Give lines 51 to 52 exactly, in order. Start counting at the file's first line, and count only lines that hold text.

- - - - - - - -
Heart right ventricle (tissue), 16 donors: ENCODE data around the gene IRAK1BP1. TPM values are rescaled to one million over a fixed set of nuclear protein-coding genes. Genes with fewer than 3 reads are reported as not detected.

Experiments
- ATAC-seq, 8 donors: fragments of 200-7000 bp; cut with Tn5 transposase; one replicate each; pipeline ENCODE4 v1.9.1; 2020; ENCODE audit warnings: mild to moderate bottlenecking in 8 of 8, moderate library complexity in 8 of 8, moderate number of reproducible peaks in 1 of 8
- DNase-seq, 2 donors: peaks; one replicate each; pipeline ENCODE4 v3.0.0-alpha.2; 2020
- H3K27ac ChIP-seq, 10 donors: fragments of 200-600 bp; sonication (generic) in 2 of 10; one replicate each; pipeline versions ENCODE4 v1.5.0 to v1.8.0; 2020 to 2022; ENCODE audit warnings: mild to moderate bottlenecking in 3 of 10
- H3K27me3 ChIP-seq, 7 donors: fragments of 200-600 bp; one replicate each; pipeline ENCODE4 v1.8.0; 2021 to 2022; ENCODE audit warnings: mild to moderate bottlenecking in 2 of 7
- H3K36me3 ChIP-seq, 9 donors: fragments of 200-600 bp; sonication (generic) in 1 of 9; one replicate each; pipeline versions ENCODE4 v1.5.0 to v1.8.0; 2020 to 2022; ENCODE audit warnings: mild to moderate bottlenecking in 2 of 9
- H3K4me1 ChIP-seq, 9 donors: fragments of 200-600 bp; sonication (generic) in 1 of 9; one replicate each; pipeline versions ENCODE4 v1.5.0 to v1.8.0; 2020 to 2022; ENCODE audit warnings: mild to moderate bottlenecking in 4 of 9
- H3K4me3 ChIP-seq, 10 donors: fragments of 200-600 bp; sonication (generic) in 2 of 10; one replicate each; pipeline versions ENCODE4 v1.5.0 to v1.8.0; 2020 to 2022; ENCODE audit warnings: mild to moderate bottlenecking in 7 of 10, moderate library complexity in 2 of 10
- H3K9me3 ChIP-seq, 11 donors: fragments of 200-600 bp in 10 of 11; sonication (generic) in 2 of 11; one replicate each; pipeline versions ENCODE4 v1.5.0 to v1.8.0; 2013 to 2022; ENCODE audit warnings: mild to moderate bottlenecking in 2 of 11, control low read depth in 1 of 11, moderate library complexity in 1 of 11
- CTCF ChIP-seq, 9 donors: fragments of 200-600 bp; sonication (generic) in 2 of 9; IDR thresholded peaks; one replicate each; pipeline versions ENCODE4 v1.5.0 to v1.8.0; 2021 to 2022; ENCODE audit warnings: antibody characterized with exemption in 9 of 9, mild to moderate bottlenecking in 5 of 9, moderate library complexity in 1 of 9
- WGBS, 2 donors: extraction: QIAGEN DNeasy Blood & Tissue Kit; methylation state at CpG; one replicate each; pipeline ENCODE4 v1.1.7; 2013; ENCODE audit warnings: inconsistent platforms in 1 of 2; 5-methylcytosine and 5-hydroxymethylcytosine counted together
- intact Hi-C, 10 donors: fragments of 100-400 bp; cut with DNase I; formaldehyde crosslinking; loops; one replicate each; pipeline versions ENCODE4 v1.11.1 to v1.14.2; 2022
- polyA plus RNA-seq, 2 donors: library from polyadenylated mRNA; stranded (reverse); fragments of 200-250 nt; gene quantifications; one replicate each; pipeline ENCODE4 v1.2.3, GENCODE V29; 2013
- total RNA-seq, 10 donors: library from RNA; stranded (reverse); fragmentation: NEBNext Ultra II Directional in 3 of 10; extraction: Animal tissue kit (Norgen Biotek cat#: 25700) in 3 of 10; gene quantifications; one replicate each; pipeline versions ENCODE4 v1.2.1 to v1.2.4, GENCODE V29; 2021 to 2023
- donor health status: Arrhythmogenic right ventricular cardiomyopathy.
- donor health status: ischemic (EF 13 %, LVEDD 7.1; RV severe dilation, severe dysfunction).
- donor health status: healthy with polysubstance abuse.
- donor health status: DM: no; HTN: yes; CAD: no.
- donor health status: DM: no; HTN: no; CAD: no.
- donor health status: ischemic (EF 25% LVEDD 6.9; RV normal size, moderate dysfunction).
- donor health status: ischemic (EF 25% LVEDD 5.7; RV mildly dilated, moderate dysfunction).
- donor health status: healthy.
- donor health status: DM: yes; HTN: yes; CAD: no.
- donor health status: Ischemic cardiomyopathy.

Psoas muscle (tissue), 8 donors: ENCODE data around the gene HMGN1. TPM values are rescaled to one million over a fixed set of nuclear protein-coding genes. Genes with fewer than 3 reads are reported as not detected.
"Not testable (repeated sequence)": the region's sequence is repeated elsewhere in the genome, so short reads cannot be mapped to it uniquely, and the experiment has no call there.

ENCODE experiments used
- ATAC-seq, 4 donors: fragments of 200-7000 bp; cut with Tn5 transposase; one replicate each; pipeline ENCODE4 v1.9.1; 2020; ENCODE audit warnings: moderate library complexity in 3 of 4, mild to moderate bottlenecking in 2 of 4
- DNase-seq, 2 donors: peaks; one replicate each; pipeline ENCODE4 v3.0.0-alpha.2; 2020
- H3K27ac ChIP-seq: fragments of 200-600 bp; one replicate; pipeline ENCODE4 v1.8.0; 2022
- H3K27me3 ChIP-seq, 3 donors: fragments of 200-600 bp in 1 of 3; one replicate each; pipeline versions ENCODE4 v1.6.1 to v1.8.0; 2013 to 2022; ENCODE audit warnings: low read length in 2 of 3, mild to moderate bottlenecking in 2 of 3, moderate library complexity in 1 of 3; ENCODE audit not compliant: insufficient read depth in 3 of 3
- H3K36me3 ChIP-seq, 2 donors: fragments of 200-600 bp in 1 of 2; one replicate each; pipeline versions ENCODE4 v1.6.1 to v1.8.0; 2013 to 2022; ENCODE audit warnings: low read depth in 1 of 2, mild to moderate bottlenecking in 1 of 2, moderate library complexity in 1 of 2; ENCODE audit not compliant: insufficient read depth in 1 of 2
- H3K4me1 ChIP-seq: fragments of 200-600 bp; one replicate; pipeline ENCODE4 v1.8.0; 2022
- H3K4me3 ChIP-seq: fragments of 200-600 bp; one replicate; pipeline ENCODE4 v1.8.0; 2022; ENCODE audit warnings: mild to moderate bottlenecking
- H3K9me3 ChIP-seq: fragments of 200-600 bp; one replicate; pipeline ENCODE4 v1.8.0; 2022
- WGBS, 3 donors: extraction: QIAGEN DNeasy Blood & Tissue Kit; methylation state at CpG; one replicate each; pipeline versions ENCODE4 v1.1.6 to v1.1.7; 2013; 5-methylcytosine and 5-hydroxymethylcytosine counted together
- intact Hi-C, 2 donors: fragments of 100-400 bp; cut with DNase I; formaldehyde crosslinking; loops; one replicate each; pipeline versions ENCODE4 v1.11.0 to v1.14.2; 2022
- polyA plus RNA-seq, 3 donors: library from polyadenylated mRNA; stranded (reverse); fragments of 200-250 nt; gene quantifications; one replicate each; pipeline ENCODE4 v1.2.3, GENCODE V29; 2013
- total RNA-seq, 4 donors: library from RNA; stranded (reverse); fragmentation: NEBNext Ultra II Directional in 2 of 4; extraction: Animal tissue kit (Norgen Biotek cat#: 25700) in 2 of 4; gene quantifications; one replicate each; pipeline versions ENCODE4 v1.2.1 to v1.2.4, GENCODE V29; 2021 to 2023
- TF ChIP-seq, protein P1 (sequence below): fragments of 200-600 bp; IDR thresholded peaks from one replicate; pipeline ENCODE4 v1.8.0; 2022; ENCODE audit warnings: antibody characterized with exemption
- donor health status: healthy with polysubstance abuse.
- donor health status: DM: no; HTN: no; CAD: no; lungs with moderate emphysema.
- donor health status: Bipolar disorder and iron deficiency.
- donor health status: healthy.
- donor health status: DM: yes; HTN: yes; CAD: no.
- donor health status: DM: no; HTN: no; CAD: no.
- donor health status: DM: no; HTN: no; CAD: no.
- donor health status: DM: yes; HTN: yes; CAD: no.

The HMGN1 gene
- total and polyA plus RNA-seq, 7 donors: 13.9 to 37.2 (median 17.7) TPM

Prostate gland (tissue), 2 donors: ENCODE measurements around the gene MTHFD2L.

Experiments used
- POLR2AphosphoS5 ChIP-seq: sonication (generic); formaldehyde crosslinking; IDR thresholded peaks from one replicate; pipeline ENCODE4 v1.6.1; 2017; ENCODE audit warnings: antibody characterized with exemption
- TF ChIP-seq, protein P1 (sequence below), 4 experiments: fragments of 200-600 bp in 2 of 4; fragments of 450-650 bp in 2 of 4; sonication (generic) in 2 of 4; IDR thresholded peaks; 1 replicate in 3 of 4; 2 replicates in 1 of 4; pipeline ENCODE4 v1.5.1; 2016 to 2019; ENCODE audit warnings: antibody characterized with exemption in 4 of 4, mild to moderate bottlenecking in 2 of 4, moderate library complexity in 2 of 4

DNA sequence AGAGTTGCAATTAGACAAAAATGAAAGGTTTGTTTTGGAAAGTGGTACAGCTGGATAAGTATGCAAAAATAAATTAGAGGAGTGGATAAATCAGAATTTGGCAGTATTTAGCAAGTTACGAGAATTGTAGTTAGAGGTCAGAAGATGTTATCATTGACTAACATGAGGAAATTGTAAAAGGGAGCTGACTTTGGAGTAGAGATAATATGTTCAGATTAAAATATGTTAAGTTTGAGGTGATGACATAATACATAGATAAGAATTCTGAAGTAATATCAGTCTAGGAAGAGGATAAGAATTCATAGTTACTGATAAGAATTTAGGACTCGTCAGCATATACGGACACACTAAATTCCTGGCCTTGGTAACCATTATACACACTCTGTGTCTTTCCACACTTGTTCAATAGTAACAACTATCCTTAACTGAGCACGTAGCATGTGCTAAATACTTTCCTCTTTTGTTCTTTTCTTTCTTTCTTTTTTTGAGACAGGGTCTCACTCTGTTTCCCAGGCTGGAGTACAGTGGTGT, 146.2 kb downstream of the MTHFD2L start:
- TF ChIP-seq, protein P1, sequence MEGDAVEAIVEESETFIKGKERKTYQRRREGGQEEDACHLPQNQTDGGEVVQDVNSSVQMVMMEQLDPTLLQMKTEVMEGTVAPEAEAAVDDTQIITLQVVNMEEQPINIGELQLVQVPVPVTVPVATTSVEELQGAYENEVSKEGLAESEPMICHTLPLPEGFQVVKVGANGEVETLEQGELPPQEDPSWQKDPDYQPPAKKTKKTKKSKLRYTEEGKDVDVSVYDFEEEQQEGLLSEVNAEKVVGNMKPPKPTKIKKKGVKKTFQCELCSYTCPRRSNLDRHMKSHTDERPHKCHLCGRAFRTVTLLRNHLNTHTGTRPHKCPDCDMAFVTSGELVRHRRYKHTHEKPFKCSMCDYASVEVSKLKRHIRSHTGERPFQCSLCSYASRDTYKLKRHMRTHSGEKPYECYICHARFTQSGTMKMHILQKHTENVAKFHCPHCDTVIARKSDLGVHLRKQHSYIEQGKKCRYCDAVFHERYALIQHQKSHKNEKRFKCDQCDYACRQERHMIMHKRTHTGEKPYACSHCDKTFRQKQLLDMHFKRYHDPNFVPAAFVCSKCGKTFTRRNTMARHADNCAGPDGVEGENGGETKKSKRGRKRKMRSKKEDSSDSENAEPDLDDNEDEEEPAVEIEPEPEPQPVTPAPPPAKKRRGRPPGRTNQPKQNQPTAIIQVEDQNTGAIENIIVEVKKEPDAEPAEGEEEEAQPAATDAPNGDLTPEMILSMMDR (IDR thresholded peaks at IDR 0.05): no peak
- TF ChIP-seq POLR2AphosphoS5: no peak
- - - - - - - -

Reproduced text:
- total and polyA plus RNA-seq, 7 donors: 13.9 to 37.2 (median 17.7) TPM

Prostate gland (tissue), 2 donors: ENCODE measurements around the gene MTHFD2L.